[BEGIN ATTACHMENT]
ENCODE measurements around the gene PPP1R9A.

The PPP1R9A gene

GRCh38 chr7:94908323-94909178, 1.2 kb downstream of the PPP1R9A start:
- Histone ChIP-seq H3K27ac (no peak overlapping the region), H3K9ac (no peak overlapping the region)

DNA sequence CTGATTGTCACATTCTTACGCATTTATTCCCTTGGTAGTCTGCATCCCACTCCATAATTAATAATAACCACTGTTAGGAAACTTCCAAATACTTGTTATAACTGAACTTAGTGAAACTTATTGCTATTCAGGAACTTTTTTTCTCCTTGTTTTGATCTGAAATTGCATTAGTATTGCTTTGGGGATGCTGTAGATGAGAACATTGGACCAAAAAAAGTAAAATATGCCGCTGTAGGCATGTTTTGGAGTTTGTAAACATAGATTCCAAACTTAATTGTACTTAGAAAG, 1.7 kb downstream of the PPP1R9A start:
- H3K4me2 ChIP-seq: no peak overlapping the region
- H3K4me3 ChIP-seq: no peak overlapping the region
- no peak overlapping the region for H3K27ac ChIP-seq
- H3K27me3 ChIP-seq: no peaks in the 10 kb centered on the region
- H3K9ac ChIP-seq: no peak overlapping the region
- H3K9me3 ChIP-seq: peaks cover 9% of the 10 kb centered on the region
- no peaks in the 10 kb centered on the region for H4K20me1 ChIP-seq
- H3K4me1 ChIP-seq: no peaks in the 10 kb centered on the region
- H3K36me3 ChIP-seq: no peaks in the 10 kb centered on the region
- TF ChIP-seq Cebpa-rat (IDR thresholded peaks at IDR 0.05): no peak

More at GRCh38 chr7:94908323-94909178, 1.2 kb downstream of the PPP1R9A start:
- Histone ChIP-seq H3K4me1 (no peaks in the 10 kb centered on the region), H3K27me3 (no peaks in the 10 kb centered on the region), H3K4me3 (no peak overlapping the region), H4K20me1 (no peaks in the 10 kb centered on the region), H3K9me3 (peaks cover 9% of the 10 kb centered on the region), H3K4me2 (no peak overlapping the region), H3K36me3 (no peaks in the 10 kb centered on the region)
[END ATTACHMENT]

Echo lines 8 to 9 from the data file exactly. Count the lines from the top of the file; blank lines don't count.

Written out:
- no peak overlapping the region for H3K27ac ChIP-seq
- H3K27me3 ChIP-seq: no peaks in the 10 kb centered on the region